Before its final date at the end of August, I had the pleasure of attending the AI: More Than Human exhibition at the Barbican in London. This event promised to explore our relationship with artificial intelligence (AI) and reflect on how technology impacts our existence.
After entering the hall, attendees found themselves in an area that at first felt too ‘spiritual’ to be associated with its subject matter. Seeing objects such as Jewish holy books and small figurines was slightly confusing and we wondered what this had to do with AI. The plaque next to a stand containing a small figurine and Hebrew parchment from the 14th century read: “The golem has taken many forms in different stories… It was brought to life through complex, ritualistic chants…”
The next section was devoted to alchemy and featured items that looked straight out of ancient mystical experiments. We found out it was a form of chemistry and speculative philosophy practiced in the Middle Ages throughout Europe, Africa and Asia. Although alchemists at the time were primarily concerned with transforming metals into gold, several were fascinated with the creation of life too: “One of their concoctions involved creating miniature human-like beings, named homuncules.”
The basis of the exhibition gradually became clearer the further we progressed through the hall. People have always been fascinated by the creation of artificial life and this interest has expressed itself differently across times and civilisations, with religion, science, magic and illusion all playing their part. Humans have explored their own place in the world by attempting to give life to non-living things. At times this has made us feel powerful and almost godlike; while at others it’s caused us to be fearful of a world we can’t control.
Is technology the next step in this process? When we think of AI nowadays, it’s not golems or alchemy that spring to mind but incredibly-advanced computer systems that seem to be able to think for themselves. A roped-off section towards the end of the exhibition contained a robot called ‘Alter 3’ and this is probably more along the lines of what most visitors were expecting. With the body of a bare machine and genderless mask for a face, it ‘learns and matures through interplay with the surrounding world’.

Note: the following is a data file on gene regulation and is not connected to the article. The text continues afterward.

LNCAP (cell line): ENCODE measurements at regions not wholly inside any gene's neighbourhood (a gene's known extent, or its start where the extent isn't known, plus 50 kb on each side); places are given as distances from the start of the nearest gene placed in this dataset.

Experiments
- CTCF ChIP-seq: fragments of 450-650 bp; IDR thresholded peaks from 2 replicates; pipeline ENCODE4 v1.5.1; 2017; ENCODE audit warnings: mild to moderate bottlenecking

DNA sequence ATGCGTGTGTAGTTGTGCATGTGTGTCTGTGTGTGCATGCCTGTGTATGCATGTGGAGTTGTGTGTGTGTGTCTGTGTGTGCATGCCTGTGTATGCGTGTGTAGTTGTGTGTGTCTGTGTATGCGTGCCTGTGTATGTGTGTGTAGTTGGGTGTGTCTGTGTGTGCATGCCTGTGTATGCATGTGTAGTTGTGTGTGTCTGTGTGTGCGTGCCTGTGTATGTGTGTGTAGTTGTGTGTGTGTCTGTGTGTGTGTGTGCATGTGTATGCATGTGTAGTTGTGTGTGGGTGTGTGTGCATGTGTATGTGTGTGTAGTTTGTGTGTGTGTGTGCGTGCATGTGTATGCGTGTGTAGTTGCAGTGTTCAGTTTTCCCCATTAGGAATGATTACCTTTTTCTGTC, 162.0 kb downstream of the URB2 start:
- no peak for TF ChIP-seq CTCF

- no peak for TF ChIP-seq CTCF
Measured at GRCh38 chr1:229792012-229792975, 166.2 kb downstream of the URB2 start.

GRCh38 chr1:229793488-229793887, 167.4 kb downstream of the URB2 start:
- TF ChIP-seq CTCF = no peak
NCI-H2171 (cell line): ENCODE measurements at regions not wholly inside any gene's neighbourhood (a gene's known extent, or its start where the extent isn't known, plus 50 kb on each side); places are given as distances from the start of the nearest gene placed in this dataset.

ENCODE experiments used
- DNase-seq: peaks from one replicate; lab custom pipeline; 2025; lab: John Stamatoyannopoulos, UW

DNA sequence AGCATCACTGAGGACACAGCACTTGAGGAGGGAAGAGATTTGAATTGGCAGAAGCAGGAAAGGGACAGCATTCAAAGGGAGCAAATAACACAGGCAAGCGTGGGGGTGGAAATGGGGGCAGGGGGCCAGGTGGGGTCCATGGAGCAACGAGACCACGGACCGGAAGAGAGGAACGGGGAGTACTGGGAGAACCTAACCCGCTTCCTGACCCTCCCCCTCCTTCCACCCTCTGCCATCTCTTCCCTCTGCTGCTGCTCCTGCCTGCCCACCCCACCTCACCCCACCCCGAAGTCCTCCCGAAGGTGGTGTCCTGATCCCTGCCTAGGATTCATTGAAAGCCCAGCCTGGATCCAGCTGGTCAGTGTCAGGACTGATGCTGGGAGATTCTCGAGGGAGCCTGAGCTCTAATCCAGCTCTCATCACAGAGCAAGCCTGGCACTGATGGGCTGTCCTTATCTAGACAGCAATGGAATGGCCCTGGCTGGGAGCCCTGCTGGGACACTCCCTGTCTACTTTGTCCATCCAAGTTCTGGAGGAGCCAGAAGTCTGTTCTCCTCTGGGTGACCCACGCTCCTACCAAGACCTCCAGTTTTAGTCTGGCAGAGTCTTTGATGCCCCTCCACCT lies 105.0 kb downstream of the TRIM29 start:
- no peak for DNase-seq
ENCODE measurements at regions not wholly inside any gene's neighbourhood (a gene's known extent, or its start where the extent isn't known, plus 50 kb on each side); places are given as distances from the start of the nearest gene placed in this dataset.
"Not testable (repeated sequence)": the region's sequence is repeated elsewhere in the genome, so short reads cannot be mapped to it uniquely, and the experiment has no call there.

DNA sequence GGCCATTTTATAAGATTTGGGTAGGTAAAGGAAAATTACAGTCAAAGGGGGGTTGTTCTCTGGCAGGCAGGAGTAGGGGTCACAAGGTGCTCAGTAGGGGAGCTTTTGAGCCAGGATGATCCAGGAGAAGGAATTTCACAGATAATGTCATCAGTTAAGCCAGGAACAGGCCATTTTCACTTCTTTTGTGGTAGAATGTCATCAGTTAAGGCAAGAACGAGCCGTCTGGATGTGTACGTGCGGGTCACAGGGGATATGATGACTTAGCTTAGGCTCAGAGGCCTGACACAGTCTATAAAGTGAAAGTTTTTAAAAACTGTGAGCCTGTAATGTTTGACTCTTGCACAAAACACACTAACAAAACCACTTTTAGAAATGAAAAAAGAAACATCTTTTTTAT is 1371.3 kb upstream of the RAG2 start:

This machine alone encapsulated both the power and fear of AI creation for me. On one hand I was amazed at witnessing a robot capable of learning, that had been crafted by a team of very clever humans. But there was also something extremely unsettling about it that caused the hairs on the back of my neck to stand on end: at certain points the mask pulled expressions that seemed to represent something like pain. It was almost as if Alter 3 had become self-aware, and was realising the limitations of its physical embodiment.
In March 2018, I wrote a post which mentioned how contemporary research into emotional AI was progressing. Mark Riedl, Associate Professor at the Georgia Institute of Technology, said in an interview with The Guardian that he believed we’d soon see video game characters that could learn from stories and actions in a digital world and then work out how to act more like humans. But what will it mean to have AI characters who can ‘think’ for themselves and make decisions based on data not obvious to the player?
New relationships, even digital ones like these, come with big questions and potential ethical implications that are difficult to respond to. As characters become more complex and humanlike with their own beliefs and desires, is it moral for us as players to decide their fate? Will it be harder or even wrong for us to cause them harm and choose whether they live or die? And if that’s the case, when comes the point that it stops being a game?
I don’t have any of the answers but it’s a fascinating subject to think about. We’ve gone from golems and alchemy to robots capable of self-learning; where will the next step take us?
AI: More than Human photo gallery